Based in San Diego, this club is run by sommelier Tina Morey, who calls it “a wine subscription service designed to get people excited about less familiar wines.”
Subscribers pay $175 per month or per quarter for a six-bottle collection imaginatively organized around a particular theme.
In March, it will be Après Ski, with wines like light, delicate 2014 Pierre Boniface Les Rocailles Apremont, a white from one of the best producers in Savoie, in the French alps, that’s made from the Jacquere grape. There are also an Italian Valtellina from a region near famous ski destinations and even a top New Hampshire sparkling cider.
After eight years as a sommelier in Los Angeles, Ashley Ragovin launched Pour This last October. The common thread, she says, is that “the wines taste like they’re worth double the price.” Based on the list of her recent offers, I’d say they do. There’s a definite girly sensibility to the website, but don’t let that put you off.
Her club has three “experiences.” The Daily Pour is a single bottle offer e-mailed every day, with varying price points, such as the deliciously savory 2011 Jean-Marc Pillot Chassagne-Montrachet Mes Vieilles Vignes ($42).
The Monthly Pour is $98 a month for three wines on a theme, a spotlighted region, or a producer. In December it was bubbles, with a stellar hard-to-find grower champagne from Pierre Gerbais, a Cava, and a Prosecco.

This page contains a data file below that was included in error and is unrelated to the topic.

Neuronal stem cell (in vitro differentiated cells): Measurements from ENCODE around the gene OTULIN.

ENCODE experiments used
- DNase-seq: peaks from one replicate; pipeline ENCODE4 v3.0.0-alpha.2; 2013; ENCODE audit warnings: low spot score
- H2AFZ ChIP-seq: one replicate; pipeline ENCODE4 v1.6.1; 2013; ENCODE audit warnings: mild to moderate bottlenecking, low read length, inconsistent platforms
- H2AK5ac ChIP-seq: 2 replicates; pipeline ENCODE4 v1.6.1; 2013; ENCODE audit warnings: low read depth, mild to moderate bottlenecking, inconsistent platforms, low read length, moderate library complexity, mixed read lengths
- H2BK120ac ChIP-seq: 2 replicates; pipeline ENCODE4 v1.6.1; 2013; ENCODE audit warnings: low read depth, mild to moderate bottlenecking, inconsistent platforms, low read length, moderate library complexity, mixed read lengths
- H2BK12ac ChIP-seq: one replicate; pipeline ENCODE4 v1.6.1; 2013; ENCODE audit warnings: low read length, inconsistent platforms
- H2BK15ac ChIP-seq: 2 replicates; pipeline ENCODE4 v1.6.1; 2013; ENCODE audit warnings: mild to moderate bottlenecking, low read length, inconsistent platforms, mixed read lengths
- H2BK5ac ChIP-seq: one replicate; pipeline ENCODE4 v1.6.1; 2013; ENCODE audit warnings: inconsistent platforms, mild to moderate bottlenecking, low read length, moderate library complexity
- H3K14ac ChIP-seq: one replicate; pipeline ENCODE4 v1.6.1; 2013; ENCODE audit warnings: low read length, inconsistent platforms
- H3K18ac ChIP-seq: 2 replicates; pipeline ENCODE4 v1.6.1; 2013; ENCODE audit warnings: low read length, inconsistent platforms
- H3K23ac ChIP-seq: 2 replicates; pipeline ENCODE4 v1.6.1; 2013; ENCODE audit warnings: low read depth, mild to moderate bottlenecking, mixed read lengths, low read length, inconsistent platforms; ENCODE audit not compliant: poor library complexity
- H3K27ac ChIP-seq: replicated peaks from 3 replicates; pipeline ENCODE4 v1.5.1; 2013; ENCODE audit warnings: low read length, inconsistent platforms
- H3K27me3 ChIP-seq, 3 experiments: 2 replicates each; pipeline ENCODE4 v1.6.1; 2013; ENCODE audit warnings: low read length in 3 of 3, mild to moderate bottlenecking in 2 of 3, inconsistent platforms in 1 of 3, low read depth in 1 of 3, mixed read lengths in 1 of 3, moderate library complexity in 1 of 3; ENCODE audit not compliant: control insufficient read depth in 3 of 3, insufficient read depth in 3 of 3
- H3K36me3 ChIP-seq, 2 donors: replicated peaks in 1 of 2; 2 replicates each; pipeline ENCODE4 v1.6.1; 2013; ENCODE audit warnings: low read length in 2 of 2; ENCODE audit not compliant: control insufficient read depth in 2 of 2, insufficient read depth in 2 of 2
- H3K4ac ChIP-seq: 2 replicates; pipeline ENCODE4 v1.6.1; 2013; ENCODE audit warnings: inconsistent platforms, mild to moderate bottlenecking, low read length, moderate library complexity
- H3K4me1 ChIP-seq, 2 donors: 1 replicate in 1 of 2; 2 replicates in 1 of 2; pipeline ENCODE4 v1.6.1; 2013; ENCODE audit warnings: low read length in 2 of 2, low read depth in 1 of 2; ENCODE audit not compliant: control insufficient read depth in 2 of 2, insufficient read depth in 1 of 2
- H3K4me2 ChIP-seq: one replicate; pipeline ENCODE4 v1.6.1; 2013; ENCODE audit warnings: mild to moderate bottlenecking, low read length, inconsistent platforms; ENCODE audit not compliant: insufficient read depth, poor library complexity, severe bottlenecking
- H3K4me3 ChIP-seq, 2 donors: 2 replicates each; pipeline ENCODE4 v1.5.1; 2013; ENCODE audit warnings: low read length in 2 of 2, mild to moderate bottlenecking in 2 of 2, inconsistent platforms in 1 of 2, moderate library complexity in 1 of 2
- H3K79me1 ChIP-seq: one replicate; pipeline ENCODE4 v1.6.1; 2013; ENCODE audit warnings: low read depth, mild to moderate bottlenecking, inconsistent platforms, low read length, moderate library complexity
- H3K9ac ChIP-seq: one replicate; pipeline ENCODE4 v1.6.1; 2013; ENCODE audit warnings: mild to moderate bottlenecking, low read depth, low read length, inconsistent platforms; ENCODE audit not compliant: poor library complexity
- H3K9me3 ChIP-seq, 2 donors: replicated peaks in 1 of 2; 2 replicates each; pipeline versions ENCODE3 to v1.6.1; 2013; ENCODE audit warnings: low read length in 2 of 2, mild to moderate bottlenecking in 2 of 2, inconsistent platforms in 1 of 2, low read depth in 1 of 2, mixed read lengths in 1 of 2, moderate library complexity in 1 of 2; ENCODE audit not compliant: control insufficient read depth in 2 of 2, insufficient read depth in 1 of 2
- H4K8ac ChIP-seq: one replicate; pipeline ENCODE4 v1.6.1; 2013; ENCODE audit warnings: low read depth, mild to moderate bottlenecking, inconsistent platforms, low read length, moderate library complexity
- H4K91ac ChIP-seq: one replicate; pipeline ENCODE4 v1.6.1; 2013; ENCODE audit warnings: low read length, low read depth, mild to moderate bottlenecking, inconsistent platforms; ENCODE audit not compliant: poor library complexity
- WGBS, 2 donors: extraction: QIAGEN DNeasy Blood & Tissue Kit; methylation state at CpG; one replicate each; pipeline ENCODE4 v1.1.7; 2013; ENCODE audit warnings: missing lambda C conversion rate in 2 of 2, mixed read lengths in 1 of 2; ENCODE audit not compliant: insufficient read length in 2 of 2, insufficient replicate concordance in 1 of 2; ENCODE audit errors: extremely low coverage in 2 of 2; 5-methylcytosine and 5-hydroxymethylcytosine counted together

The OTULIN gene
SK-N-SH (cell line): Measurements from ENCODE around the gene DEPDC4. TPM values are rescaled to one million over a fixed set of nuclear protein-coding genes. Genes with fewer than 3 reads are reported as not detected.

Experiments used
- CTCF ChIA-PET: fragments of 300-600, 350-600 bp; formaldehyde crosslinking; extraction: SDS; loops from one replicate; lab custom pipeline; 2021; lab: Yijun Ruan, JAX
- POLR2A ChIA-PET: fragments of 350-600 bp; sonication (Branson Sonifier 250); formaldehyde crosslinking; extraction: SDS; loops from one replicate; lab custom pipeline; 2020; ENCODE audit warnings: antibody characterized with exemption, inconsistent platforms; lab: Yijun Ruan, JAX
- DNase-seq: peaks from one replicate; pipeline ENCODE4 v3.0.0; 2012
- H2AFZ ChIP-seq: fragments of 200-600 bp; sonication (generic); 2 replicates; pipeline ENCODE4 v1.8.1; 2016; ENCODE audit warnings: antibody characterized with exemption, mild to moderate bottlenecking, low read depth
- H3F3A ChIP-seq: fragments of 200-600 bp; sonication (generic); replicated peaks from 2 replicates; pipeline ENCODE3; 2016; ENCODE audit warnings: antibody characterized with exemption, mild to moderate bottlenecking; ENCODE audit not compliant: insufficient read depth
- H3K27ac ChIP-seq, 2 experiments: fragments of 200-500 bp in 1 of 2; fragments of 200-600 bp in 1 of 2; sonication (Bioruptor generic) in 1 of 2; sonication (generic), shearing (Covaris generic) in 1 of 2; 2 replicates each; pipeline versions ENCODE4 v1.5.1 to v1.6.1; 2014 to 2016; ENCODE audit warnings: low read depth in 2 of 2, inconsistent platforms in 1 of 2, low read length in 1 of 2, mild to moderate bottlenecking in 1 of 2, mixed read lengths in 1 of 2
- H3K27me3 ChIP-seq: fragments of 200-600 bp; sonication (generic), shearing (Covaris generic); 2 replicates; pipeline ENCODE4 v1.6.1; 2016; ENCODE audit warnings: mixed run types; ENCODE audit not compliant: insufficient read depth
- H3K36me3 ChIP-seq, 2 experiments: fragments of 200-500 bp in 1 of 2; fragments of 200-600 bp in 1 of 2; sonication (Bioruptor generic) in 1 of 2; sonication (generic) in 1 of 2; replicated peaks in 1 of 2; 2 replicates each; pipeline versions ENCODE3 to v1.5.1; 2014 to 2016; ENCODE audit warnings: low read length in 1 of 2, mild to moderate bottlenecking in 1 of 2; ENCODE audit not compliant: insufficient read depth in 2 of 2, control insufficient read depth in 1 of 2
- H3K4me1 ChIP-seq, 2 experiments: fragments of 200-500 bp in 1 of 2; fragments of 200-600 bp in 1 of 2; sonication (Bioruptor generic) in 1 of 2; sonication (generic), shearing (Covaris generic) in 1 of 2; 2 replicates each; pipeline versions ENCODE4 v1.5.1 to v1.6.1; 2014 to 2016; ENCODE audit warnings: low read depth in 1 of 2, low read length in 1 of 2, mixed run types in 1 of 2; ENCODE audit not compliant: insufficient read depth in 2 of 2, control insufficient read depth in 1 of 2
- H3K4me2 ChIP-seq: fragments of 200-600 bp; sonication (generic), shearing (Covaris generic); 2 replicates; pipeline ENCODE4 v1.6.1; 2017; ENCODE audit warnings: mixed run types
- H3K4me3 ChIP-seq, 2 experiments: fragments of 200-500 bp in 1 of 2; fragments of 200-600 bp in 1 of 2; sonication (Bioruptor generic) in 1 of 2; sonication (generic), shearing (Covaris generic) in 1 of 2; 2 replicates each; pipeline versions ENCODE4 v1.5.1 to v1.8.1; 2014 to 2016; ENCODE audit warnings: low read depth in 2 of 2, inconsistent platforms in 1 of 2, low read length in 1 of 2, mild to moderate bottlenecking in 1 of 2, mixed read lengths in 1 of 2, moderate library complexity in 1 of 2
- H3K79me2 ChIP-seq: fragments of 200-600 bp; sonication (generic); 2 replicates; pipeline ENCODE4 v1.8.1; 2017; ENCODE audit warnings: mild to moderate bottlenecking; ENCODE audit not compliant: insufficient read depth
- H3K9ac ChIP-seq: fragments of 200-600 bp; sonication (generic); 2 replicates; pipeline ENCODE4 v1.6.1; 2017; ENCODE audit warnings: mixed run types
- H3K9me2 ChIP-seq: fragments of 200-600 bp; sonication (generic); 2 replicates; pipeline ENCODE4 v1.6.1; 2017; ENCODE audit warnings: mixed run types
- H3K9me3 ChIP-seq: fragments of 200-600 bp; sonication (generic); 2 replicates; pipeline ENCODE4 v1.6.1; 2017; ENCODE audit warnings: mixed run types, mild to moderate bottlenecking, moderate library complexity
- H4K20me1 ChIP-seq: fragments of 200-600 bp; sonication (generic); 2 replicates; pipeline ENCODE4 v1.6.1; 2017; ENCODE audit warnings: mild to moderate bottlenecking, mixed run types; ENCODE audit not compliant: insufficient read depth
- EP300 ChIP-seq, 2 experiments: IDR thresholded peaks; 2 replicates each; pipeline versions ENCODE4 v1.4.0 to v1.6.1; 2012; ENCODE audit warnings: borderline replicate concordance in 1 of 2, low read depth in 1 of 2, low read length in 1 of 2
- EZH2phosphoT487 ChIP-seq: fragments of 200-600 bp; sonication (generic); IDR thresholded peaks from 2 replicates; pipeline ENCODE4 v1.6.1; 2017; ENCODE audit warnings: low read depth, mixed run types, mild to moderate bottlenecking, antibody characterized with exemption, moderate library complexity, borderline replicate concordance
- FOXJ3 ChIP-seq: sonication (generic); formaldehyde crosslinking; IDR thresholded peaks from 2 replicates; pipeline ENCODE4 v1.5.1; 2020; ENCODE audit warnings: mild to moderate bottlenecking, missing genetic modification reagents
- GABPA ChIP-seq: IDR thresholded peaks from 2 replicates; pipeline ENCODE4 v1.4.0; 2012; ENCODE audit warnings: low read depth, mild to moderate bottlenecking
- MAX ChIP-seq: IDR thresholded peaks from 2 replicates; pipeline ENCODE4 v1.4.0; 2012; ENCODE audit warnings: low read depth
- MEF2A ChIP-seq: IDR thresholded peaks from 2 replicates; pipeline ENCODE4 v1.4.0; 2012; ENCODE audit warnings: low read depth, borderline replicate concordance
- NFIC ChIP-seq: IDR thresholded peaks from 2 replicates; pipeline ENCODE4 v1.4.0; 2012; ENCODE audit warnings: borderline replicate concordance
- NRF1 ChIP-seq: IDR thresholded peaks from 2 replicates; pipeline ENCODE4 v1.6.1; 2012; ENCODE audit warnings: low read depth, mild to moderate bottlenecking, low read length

But I find the Custom Pour, at $140, in which you can shape the choices to your preferences, the most interesting club. Try the one-month option before committing.
A couple of times a week, former sommelier Levi Dalton hosts an hour-long, highly entertaining podcast called “I’ll Drink to That,” in which he interviews a wine world personality. (Full disclosure: I’ve been on the show.)
Last October, he added a wine club, featuring a wine from the winemaker or winery on Tuesday’s show at a 10 percent discount. In episode 337, for example, it was John Lockwood of Enfield Wine Co. in the Napa Valley and his 2013 Haynes Vineyard Syrah ($43.95). (This wine made it onto my list of 50 top wines under $50.)
When you join (e-mail: firstname.lastname@example.org), Dalton asks your price ceiling and how many bottles you want set aside each month. You can ask him to group bottles for shipping to save money.
The next hot club? Brian McClintic is launching his own club, Viticole, in September. It will start with daily offers, with each day of the week representing a different theme. Sunday will always be bubbles; Monday will be $20 and under. Keep an eye out by following @viticolewine on Twitter.